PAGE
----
A dry-inoculation method for nut kernels

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A dry-inoculation method for almonds and walnuts was developed to eliminate the need for the postinoculation drying required for wet-inoculation methods. The survival of Salmonella enterica Enteritidis PT 30 on wet- and dry-inoculated almond and walnut kernels stored under ambient conditions (average: 23 C; 41 or 47% RH) was then compared over 14 weeks. For wet inoculation, an aqueous Salmonella preparation was added directly to almond or walnut kernels, which were then dried under ambient conditions (3 or 7 days, respectively) to initial nut moisture levels. For the dry inoculation, liquid inoculum was mixed with sterilized sand and dried for 24 h at 40 C. The dried inoculated sand was mixed with kernels, and the sand was removed by shaking the mixture in a sterile sieve. Mixing procedures to optimize the bacterial transfer from sand to kernel were evaluated; in general, similar levels were achieved on walnuts (4.8-5.2 log CFU/g) and almonds (4.2-5.1 log CFU/g). The decline of Salmonella Enteritidis populations was similar during ambient storage (98 days) for both wet-and dry-inoculation methods for both almonds and walnuts. The dry-inoculation method mimics some of the suspected routes of contamination for tree nuts and may be appropriate for some postharvest challenge studies.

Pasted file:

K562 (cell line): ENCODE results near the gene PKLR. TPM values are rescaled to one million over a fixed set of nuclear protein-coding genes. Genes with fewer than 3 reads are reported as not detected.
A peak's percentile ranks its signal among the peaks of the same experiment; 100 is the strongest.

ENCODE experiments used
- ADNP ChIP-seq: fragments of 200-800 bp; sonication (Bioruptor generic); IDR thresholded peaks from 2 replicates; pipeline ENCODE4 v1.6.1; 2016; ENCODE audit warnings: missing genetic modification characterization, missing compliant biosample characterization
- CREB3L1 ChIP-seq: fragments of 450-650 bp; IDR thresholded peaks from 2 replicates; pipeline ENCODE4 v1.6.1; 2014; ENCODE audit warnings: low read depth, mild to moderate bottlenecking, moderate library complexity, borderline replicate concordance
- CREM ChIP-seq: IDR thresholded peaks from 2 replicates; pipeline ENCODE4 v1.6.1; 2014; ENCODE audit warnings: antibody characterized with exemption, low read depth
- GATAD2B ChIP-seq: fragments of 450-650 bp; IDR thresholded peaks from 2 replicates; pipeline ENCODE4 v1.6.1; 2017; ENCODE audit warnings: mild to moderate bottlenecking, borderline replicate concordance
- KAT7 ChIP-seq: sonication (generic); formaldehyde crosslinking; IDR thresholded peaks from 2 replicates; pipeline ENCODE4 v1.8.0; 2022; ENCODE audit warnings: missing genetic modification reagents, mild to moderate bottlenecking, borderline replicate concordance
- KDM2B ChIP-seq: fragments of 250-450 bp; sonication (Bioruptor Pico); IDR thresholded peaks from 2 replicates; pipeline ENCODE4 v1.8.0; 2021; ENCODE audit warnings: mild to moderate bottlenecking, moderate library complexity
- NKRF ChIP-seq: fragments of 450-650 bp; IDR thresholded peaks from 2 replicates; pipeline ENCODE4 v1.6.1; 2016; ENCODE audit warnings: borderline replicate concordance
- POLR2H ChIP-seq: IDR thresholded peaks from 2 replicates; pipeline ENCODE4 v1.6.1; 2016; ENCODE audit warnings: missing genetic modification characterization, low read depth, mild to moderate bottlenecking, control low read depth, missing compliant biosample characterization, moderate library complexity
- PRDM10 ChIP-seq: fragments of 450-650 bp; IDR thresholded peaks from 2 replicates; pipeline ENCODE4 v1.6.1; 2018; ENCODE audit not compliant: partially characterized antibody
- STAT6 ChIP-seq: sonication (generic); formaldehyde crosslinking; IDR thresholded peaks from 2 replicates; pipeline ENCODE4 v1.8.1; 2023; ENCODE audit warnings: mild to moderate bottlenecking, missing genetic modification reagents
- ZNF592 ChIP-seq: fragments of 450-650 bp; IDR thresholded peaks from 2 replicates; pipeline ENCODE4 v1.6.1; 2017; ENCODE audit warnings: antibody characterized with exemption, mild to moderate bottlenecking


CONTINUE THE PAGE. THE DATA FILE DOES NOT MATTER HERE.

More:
Tyann Blessington
Christopher G. Theofel
Linda J. Harris
Food Microbiology